We would hope that in the real interests of children with educational disabilities, this Bill will be amended and that the necessary supports and services to enable these students receive an effective education will be provided as an enforceable right. We would hope that in the spirit of true partnership the role of the parent in all decisions relating to the education of their child with a disability will be recognised and authenticated. Where it is the parents' wish to have their child with an educational disability educated in a truly inclusive system of education, this decision must be recognised and upheld and the necessary resources and supports and services must be provided to the child in that system. Unnecessary obstacles must not be put in the way of parents trying to secure an effective education for their child with an educational disability. Life is difficult enough for students with disabilities and their parents. This Bill should not make it even harder.
Mr. Cuffe: I welcome the Bill and I am grateful for the opportunity to speak on it. My colleague, Deputy Gogarty, has already expressed his concerns about it from an educational perspective. However, I am concerned about it from a rights-based perspective. When discussing disability, it is imperative to focus on two issues – equality of opportunity to participate and equality of opportunity to access. I will refer to these two key issues in the context of our international obligations as signatories of three important international instruments.
It is important to note that Ireland has been playing a major role in steering the international community towards developing the human rights agenda for persons with disabilities and lobbied for the establishment of a specific human rights treaty for persons with disabilities. In 1989 Ireland ratified the International Covenant on Economic, Social and Cultural Rights and the International Covenant on Civil and Political Rights. The State thus has an obligation to adhere to international human rights standards. This means that when the UN Committee on Economic, Social and Cultural Rights makes general comments, it is considered appropriate to take them on board.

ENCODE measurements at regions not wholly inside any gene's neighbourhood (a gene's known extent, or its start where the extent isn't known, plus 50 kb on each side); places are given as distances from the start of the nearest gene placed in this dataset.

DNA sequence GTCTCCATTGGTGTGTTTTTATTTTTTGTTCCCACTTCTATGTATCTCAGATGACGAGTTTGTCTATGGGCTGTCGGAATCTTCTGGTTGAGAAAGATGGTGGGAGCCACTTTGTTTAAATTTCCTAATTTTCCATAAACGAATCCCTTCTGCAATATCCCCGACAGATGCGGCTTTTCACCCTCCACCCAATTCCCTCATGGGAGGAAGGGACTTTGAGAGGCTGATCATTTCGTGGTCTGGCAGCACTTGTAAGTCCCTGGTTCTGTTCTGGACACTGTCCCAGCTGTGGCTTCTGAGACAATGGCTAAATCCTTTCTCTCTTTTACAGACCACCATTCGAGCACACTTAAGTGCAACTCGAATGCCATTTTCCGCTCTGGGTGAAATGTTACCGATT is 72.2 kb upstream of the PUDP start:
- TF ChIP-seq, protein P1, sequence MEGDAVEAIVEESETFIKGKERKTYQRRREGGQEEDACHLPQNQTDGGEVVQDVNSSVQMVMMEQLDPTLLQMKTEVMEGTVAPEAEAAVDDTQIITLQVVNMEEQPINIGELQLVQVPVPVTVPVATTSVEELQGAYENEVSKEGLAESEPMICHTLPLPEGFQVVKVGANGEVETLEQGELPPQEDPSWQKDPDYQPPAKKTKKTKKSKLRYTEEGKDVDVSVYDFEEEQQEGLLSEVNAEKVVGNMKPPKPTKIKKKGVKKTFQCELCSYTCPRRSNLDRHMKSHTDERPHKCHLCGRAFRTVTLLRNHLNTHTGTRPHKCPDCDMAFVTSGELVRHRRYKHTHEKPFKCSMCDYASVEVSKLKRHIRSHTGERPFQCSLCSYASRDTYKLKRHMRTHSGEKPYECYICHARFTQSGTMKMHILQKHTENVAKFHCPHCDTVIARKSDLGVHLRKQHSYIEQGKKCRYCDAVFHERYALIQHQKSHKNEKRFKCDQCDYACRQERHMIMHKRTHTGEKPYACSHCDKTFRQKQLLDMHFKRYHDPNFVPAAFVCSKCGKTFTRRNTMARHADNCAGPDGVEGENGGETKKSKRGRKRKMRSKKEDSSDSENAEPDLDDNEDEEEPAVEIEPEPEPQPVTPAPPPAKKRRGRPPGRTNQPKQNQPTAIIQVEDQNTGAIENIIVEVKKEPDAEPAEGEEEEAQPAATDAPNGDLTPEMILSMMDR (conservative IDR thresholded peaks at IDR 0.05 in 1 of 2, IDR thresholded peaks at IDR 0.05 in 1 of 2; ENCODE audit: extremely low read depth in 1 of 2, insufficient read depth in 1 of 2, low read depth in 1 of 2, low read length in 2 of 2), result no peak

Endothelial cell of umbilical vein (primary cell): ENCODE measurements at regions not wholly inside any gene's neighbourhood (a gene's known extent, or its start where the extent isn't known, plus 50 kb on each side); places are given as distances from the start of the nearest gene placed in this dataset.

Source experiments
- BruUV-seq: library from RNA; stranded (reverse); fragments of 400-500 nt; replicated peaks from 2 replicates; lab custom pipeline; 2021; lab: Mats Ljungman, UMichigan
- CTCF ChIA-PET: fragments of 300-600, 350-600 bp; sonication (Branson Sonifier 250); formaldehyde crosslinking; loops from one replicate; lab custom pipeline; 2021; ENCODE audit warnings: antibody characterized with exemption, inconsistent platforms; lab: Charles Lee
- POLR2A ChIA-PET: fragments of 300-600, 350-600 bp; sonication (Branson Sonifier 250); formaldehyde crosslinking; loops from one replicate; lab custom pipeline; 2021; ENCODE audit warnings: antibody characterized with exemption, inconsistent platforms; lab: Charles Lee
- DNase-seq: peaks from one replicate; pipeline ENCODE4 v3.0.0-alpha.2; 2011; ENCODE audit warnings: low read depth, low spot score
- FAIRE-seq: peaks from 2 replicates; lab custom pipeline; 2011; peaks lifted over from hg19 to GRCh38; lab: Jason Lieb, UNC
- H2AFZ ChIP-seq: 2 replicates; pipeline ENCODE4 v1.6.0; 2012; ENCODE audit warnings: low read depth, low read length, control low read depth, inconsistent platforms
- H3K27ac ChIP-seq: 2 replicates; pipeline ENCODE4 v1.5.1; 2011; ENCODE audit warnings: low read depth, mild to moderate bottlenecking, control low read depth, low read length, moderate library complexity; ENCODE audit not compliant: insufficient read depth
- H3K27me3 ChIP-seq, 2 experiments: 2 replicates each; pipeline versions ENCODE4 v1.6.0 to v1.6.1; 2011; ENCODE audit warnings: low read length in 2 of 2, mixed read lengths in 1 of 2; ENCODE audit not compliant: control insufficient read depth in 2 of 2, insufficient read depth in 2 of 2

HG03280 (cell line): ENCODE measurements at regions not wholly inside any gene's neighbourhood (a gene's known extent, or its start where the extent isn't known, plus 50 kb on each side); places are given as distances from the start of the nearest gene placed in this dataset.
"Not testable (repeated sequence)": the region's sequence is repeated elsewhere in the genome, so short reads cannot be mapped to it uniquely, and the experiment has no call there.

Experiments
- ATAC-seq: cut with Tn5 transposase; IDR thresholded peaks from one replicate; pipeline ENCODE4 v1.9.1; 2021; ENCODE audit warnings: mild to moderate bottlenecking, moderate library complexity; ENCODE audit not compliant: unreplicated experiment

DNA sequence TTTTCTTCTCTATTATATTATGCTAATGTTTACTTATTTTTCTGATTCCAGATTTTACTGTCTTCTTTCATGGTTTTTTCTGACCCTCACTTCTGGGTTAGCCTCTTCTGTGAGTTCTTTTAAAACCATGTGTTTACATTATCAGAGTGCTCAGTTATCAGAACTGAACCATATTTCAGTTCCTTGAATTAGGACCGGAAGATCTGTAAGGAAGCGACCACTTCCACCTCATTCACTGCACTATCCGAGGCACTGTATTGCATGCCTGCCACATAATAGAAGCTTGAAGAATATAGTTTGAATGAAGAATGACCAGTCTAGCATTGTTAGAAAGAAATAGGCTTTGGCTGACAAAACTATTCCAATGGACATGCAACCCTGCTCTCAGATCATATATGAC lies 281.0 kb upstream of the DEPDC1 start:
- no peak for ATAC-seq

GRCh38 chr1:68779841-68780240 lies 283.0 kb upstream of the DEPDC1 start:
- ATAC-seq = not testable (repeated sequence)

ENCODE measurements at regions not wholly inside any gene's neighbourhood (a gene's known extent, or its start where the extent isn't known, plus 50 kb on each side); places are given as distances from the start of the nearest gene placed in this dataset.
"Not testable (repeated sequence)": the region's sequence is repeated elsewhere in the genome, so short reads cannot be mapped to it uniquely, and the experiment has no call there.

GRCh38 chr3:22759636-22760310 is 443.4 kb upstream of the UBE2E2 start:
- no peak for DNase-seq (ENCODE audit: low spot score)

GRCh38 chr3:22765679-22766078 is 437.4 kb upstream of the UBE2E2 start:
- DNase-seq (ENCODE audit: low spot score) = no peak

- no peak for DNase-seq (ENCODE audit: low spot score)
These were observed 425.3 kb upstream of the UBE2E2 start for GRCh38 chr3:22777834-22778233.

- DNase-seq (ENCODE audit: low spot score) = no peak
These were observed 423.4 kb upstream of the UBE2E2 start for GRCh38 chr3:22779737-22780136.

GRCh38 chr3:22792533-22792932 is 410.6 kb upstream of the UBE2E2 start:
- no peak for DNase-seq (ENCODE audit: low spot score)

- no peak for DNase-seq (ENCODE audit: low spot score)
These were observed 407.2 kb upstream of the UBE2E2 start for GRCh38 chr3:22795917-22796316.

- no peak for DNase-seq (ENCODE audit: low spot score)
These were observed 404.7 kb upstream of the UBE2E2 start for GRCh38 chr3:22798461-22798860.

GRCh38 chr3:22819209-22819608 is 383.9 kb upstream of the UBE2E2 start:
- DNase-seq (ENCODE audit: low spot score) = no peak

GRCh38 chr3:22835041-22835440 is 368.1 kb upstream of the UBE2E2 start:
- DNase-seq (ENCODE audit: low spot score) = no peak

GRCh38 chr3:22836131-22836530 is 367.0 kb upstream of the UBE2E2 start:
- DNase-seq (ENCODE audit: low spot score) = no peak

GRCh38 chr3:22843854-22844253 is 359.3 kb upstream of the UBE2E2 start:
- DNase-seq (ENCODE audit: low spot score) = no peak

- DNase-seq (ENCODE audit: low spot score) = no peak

Articles 13 and 14 of the International Covenant on Economic, Social and Cultural Rights deal with education. Article 13 states: “Education shall enable all persons to participate effectively in a free society”. The committee elaborated on these rights in General Comment 13, which states, “Since everyone has the right to the satisfaction of their ‘basic learning needs' as understood by the World Declaration, the right to fundamental education is not confined to those ‘who have not received or completed the whole period of their primary education'”. Ultimately, this means that “the right to fundamental education extends to all those who have not yet satisfied their ‘basic learning needs'”.
Fundamental education does not have a gender and is not confined to youth. The Title of the Bill incorporates this concept but inside it is a very different story. The Bill is riddled with the term “child” instead of “student”. To add insult to injury, there is a cut-off point after the age of 18 years. Is the Minister considering changing the Title to reflect what is actually contained in the Bill? Better still, will he consider keeping the Title and amending the Bill in order that it credits such a title? Education is a lifelong process and to deny the right of those over 18 years to continue this process is to deny their right to education and diminish their chances of having equal access to and participation in the education system.
The human rights committee reiterates this when referring to the International Covenant on Civil and Political Rights in its General Comment 18, which states: “The principle of equality sometimes requires States parties to take affirmative action in order to diminish or eliminate conditions which cause or help to perpetuate discrimination prohibited by the Covenant.” I ask the Minister to take affirmative action, address the inequalities of access and participation which I have mentioned and allow all persons with disabilities to access their right to an education as stated in the Bill.
Recognizing the special needs of a disabled child . . . shall be provided free of charge, whenever possible, taking into account the financial resources of the parents or others caring for the child, and shall be designed to ensure that the disabled child has effective access to . . . education, training, health care services . . . and recreation opportunities.
I wonder whether the Bill can meet such requirements when every provision is subject to resources and determined by the Minister for Finance. This is bound to cause complications in implementing it fully and poses the question of whether it actually facilitates a rights based approach. How can anything be rights-based if there is a price tag dangling from it?
Another area of concern is equality of access and participation of parents and students in decisions about students' education. In 1997 the UN Committee on the Rights of the Child pointed to a number of areas that needed attention, one of which was the right of children with disabilities to participate fully in education. The committee recommended that a child should participate in any decision making process concerning his or her education. This recommendation should be highlighted to an even greater extent in the Bill. Parents and students should be encouraged to take a more proactive role in the participatory process from start to finish, incorporating any decisions taken through all stages of the implementation of the Bill.